By James Martin
Non-fiction novel by Truman Capote from 1966 In cold blood details the 1959 murders of the four members of the Clutter family in Holcomb, Kansas. Capote crafts his journalistic style expertly, building his complex narrative structure and multiplicity of perspectives with careful attention.
Capote begins his story by describing Holcomb, an unremarkable town that will soon rise from obscurity to international notoriety. An “electrical sign” proclaiming “DANCE” remains dark, while the “irrelevant sign” for Holcomb Bank is inscribed “in chipped gold”; a visual representation of the wealth and vitality that gradually flows from the rural town. The “dirty window” on which the sign is placed symbolically reinforces Holcomb’s negligence and foreshadows the monstrous crimes that will forever tarnish his bucolic innocence.
Subsequently, the omniscient third-person narrator takes us back and forth between the Clutter family and their murderers: Dick Hickock (on the left in the photo) and Perry Smith (on the right). Capote’s portrayal of serial killers is provocatively sympathetic, forcing us to reconcile their moral repugnance with their chilling human vulnerability. We can’t help but feel sorry for Perry, a smart but flawed “dictionary lover” with few possessions and no family or friends he can really rely on. Capote’s portrayal of Dick is somewhat less sympathetic; but we still come to appreciate his “pragmatic approach to every subject,” his seductive charm, and his “authentically tough” personality.
The tension is accelerating as the geographical scale contracts. Dick and Perry drive closer and closer to Holcomb in their ‘black 1949 Chevrolet sedan’, finally arriving in the early hours of November 15and, 1959. However, Capote never fully satisfies the narrative climax it engenders, jumping back in time until the discovery of the bodies the next morning. Time continues to move forward as the Kansas Bureau of Investigation rolls back, slowly uncovering the true horror of the night’s events. Capote’s all-seeing narrator refuses to satiate our inconsiderate, fetishistic desire for edification, limiting our view of events to the partially blinded, retrospective lens of law enforcement. As Perry later remarks, ‘[People] just want to have fun. Listen to all the morbid details from the killer’s mouth.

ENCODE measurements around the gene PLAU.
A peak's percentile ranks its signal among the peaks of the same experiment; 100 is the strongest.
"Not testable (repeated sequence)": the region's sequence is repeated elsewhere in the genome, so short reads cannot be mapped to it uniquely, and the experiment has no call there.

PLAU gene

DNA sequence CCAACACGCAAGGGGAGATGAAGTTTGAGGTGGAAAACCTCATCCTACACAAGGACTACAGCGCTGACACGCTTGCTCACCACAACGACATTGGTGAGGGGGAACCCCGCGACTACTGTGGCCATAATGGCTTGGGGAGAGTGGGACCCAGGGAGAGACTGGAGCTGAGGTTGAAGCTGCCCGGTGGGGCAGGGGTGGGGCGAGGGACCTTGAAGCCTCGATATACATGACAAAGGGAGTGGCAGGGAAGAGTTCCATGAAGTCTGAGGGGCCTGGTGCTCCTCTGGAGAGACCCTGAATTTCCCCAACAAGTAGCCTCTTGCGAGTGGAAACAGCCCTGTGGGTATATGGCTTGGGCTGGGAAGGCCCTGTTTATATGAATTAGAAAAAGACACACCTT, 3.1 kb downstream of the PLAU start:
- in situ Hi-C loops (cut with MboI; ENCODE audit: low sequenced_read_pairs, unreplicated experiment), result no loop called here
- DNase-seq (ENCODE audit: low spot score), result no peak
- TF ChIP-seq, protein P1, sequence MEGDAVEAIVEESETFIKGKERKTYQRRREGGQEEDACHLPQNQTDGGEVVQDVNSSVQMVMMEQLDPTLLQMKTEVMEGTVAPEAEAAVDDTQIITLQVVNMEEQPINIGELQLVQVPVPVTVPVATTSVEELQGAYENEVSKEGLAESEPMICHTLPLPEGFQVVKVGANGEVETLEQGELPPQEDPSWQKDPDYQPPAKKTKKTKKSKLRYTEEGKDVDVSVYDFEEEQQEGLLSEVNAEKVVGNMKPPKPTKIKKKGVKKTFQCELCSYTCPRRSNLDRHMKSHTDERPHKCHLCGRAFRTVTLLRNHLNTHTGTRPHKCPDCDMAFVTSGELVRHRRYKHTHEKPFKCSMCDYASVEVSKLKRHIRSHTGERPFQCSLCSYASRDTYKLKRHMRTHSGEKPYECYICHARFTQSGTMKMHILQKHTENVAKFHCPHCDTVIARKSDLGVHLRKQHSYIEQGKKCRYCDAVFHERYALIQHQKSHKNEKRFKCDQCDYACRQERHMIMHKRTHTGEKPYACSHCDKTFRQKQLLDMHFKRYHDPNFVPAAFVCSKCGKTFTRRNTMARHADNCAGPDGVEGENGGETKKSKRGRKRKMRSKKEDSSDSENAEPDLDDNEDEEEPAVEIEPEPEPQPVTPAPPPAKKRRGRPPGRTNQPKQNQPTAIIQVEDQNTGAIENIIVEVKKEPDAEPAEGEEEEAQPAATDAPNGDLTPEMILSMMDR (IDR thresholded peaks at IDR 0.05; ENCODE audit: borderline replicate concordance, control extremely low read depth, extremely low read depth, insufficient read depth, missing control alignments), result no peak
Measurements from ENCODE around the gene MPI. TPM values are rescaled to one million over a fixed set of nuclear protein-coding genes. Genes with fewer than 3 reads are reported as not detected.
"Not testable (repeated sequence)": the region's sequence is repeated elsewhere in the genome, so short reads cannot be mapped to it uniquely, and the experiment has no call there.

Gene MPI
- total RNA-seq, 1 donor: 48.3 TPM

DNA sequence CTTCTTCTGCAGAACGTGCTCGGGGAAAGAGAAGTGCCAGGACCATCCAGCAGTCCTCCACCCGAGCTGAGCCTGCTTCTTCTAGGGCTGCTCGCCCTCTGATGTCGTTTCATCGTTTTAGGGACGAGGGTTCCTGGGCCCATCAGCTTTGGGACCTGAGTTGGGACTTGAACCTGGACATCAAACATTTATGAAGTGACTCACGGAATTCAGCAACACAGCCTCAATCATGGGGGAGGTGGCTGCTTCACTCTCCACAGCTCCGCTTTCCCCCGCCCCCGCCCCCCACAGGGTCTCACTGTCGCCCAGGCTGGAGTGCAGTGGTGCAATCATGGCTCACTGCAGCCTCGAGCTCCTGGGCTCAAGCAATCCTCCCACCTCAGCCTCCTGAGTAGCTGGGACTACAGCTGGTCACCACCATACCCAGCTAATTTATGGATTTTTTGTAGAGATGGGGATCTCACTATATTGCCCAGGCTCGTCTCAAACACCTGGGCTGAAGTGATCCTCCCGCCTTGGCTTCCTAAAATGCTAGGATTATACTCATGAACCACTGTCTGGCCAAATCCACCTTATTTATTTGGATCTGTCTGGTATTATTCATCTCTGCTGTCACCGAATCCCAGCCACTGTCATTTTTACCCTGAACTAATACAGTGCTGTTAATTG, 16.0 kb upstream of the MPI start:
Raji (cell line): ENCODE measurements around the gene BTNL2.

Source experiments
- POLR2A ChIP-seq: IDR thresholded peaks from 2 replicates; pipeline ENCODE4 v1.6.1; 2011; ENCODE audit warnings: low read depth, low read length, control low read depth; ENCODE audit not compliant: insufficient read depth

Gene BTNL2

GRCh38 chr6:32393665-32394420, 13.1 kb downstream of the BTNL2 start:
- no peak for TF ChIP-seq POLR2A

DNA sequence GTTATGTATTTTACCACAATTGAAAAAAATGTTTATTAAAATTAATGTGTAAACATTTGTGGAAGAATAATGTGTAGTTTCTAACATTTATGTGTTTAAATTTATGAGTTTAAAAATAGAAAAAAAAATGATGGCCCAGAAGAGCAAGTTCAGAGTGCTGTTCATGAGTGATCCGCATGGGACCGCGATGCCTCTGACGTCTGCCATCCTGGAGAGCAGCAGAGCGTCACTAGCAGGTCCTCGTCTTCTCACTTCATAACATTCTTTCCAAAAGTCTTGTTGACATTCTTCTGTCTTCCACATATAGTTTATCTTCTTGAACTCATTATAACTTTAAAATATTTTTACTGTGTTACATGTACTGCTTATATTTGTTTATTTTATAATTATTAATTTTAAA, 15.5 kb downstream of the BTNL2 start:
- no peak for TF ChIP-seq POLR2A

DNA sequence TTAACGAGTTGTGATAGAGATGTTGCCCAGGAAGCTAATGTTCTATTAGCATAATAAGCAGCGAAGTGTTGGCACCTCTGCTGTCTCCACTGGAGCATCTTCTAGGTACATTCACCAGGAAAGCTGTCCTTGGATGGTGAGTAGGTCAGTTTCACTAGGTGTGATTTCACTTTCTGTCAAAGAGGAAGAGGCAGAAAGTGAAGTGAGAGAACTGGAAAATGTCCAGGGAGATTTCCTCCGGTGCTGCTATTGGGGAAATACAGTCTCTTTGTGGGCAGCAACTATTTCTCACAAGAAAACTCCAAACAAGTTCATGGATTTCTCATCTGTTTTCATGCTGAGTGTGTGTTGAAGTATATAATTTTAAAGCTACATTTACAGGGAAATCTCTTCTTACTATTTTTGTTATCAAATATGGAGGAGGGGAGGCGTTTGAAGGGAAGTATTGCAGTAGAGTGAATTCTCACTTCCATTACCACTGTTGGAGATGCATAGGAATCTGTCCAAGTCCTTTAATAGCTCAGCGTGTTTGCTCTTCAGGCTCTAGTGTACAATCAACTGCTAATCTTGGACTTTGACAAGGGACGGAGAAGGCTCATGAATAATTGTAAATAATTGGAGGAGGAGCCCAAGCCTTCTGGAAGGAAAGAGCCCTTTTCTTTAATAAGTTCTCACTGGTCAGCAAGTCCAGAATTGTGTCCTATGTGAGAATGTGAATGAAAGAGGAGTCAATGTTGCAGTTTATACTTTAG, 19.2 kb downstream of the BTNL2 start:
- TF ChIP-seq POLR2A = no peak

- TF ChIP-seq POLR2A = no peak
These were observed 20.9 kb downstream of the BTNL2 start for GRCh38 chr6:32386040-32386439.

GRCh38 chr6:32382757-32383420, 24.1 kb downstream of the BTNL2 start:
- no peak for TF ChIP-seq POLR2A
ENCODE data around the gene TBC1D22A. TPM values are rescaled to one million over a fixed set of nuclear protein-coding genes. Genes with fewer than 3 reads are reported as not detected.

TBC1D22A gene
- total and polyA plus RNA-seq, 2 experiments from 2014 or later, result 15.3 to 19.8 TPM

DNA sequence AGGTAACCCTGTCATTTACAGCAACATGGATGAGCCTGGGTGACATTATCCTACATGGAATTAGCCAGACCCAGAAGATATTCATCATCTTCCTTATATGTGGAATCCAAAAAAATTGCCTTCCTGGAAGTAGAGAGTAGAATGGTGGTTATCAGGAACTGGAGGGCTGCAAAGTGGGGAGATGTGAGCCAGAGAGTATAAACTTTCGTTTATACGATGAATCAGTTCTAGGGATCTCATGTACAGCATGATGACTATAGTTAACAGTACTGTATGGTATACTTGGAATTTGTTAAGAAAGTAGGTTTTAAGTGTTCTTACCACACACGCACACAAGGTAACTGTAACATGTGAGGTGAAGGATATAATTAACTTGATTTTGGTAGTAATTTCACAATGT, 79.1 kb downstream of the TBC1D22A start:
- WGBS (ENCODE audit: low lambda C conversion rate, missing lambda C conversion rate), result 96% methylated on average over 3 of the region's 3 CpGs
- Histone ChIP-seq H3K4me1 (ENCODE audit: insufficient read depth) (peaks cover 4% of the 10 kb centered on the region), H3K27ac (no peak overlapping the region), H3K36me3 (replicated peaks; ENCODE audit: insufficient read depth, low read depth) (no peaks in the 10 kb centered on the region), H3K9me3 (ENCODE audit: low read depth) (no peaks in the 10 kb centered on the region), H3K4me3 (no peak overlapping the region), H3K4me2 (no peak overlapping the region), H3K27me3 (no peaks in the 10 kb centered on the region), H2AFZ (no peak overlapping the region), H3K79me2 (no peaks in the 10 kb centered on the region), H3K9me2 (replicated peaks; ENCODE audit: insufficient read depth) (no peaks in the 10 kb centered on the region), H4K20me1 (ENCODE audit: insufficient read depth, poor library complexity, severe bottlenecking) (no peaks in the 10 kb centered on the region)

Dick and Perry are eventually arrested by the authorities, brought back to Kansas, and hanged after five years on death row. However, Capote again denies his reader the cathartic release he anticipates in the narrative’s resolution. Deep within the reprehensibility of the two murderers, there remains an inextinguishable glimmer of humanity that complicates our desire for retributive justice. Dick shakes hands with the officers responsible for his capture and sentencing with a “most charming smile”, remarking: “You send me to a better world than ever”. Perry, with “the aura of an exiled animal, of a wounded walking creature”, reiterates in his last words his regret for the crimes he has committed: “It would make no sense to apologize for what I have done”. Even inappropriate. But I do. I apologize’. After Perry’s execution, lead investigator Al Dewey opens his eyes and looks up not to see the corpse of someone who deserved to die; but a ‘dwarf boy-man’, with ‘child’s feet, leaning, dangling’.
Capote’s story ends with Dewey reminiscing about his visit to the Clutter family graves a year earlier. There he meets Sue Kidwell, Nancy Clutter’s best friend, imagining her as “as young a woman as Nancy could have been.” Dewey returns home, reflecting on the tragedy that has occurred as voices whisper on the wind.
Capote’s journalistic style is poignant and compelling, deftly manipulating time boundaries and seamlessly weaving a powerful emotional narrative into his factual reconstruction of events. In cold blood demonstrates that journalism is much more than the prosaic regurgitation of facts; it is a poetic art whose aim is not only to say, but to inform. Indeed, a story is made truly memorable not by the events it describes, but by the art of its construction.
Image: Andrew Neel via Unsplash